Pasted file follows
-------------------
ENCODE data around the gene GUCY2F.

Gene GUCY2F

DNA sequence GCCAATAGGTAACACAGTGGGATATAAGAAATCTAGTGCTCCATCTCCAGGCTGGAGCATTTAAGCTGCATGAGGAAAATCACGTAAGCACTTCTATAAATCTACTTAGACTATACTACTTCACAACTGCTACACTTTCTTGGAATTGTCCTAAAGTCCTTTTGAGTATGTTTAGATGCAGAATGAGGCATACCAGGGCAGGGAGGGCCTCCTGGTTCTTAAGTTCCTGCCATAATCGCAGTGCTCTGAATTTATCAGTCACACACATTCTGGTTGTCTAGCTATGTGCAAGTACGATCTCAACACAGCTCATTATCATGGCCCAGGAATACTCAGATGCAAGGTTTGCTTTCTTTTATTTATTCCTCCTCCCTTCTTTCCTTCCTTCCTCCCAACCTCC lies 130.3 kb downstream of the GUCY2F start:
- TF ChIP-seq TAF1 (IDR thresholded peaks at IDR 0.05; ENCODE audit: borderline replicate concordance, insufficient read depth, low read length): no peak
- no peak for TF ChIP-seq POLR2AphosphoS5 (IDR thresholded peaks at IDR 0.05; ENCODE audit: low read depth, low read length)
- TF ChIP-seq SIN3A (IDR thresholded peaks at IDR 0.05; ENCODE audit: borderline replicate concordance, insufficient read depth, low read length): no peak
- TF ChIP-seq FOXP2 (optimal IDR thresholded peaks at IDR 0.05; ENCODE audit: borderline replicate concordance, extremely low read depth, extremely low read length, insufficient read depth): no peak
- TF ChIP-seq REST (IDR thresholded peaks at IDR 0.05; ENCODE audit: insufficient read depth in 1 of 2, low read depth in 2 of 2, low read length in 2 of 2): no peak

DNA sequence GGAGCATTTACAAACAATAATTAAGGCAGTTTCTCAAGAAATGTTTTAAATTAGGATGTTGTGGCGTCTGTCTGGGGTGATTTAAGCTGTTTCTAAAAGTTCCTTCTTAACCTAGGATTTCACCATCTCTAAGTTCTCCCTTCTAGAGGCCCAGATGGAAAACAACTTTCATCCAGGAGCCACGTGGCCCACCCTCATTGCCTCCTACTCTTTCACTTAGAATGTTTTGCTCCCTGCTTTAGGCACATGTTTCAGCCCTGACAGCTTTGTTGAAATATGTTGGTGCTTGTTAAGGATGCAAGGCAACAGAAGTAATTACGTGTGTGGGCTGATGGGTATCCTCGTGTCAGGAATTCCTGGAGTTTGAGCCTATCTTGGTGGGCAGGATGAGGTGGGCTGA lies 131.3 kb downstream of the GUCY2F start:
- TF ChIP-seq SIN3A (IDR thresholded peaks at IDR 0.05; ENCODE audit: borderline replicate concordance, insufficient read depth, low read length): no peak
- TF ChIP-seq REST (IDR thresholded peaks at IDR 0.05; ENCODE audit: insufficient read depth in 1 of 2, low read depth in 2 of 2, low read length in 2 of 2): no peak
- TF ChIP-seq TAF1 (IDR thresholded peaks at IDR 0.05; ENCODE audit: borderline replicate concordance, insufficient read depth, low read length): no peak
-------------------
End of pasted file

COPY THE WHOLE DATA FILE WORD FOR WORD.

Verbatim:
ENCODE data around the gene GUCY2F.

Gene GUCY2F

DNA sequence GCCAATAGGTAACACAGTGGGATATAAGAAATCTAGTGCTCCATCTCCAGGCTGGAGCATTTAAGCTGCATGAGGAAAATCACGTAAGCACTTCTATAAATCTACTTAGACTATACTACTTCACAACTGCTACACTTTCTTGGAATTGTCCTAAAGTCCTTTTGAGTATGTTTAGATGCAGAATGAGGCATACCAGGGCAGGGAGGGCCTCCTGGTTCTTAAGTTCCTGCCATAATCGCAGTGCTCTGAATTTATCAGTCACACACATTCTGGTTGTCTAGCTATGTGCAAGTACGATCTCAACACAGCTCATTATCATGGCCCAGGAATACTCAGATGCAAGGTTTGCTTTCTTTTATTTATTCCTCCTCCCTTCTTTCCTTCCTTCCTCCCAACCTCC lies 130.3 kb downstream of the GUCY2F start:
- TF ChIP-seq TAF1 (IDR thresholded peaks at IDR 0.05; ENCODE audit: borderline replicate concordance, insufficient read depth, low read length): no peak
- no peak for TF ChIP-seq POLR2AphosphoS5 (IDR thresholded peaks at IDR 0.05; ENCODE audit: low read depth, low read length)
- TF ChIP-seq SIN3A (IDR thresholded peaks at IDR 0.05; ENCODE audit: borderline replicate concordance, insufficient read depth, low read length): no peak
- TF ChIP-seq FOXP2 (optimal IDR thresholded peaks at IDR 0.05; ENCODE audit: borderline replicate concordance, extremely low read depth, extremely low read length, insufficient read depth): no peak
- TF ChIP-seq REST (IDR thresholded peaks at IDR 0.05; ENCODE audit: insufficient read depth in 1 of 2, low read depth in 2 of 2, low read length in 2 of 2): no peak

DNA sequence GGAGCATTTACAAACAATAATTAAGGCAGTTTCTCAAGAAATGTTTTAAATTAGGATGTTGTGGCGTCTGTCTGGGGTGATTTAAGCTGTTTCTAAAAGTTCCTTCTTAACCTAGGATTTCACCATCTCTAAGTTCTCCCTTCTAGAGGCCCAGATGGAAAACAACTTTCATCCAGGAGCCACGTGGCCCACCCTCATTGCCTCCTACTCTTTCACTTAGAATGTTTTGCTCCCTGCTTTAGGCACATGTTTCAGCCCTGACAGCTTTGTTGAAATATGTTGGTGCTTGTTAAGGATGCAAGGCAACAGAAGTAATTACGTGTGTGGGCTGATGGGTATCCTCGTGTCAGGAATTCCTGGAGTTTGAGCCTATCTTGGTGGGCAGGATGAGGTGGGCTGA lies 131.3 kb downstream of the GUCY2F start:
- TF ChIP-seq SIN3A (IDR thresholded peaks at IDR 0.05; ENCODE audit: borderline replicate concordance, insufficient read depth, low read length): no peak
- TF ChIP-seq REST (IDR thresholded peaks at IDR 0.05; ENCODE audit: insufficient read depth in 1 of 2, low read depth in 2 of 2, low read length in 2 of 2): no peak
- TF ChIP-seq TAF1 (IDR thresholded peaks at IDR 0.05; ENCODE audit: borderline replicate concordance, insufficient read depth, low read length): no peak